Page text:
Twelve Critical Questions About CMM

1. Who was the appraiser? How many Level 5 assessments has he done? (If, for example, the appraiser had never evaluated a Level 5 company before, he will not be well qualified to know what a Level 5 company really looks like.)

2. What part of the company was tested? "Enterprise CMM" companies may have had 10 percent or less of their projects assessed to get the level.

3. How long ago was this done? If it’s more than two years old, chances are it has little meaning because the company will have changed and, in the case of offshore companies, may have grown many times the size it was when assessed.

4. How long did it take the company to move from one level to another? If it’s fewer than two years between Levels 1 through 4, or fewer than one year between Levels 4 and 5, that does not fit with the average. Check the company out further.

5. Where is your evidence of continuous improvement? CMM Level 5 means continuous improvement?make the company show you its improvement history.

6. Who runs the quality group? Ask to meet the quality organization that monitors and audits the process, and make sure it isn’t ghettoized. There should be more than a handful of people, and they should have the power in the organization to change things. They should report directly to the CEO, and the company should link the quality system to executive accountability and compensation.

7. Was the appraiser from inside or outside the organization? Internal assessors cannot be as objective as external lead assessors who have no links to the company.

8. Where are the reports? Ask for formal documents that the assessor must provide to the company, most importantly the Final Findings Report (discusses strengths and weaknesses of the company) and, for CMMI, the Appraisal Disclosure Statement (states exactly where, when, how and by whom the assessment was done). If the documents are vague or fluffy, ask for more detail. The company has it. If the company won’t let you see the reports, move on. You may have found a cheater.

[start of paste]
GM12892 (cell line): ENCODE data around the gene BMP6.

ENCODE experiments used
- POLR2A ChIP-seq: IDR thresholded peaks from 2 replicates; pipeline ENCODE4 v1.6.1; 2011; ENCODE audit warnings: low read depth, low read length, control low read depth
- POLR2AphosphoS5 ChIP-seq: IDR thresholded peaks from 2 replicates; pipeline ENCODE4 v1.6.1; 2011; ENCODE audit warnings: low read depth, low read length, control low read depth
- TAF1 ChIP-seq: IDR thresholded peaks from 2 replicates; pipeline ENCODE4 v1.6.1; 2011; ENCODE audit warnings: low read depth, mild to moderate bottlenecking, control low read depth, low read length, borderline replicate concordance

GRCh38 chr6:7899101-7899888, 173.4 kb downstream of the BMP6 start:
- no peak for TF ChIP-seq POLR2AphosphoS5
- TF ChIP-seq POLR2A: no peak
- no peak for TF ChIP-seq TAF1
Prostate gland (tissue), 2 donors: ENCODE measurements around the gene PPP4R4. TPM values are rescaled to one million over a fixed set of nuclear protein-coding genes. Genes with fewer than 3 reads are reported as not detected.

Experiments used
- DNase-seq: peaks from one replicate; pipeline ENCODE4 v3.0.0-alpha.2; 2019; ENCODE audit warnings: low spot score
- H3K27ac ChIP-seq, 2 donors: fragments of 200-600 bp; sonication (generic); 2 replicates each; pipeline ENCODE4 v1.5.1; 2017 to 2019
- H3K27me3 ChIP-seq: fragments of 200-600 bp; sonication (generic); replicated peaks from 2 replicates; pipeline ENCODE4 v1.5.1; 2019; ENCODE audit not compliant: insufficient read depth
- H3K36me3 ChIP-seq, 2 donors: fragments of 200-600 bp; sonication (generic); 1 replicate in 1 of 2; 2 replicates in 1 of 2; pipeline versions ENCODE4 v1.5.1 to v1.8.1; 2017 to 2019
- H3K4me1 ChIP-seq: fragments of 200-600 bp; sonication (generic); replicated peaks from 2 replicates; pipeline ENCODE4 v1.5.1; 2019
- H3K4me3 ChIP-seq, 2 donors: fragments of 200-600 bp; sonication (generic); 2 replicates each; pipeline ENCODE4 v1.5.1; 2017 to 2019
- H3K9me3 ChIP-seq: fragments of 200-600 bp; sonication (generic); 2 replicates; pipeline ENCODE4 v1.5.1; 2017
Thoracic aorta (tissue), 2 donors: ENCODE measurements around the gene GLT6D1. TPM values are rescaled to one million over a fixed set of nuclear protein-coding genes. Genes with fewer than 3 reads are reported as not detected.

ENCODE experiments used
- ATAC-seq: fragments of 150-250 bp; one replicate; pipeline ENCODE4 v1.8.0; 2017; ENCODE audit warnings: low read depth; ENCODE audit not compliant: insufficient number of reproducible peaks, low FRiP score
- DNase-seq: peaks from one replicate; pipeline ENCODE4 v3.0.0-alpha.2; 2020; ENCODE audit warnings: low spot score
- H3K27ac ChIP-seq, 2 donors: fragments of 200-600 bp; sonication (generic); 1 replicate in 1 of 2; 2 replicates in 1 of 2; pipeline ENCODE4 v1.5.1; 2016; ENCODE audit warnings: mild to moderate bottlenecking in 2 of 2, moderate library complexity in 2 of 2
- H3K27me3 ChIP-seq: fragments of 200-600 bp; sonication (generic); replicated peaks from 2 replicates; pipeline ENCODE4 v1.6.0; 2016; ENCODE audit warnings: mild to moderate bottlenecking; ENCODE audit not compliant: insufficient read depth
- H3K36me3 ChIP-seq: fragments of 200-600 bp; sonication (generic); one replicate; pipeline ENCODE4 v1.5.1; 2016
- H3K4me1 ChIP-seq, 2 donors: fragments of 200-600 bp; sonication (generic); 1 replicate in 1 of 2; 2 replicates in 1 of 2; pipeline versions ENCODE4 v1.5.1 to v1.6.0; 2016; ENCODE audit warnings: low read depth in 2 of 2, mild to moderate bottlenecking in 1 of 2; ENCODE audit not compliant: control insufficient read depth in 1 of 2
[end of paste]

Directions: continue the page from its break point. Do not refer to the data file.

9. What types of projects were assessed? If you’re a financial services organization, you want to make sure that at least one of the projects assessed had something to do with financial processes.

10. Did the appraiser consult on the processes being assessed? Appraisers are supposed to be independent and objective. If they’ve helped the company develop the processes they are rating, it’s a conflict of interest, and they may be tempted to improve the ratings to get their consulting fees.

11. How many project managers who were assessed at Level 5 will be on your project team?

12. How does the company train new people to be CMM Level 5? If the company doesn’t train well, it will not sustain its CMM level for long.


Copyright © 2004 IDG Communications, Inc.

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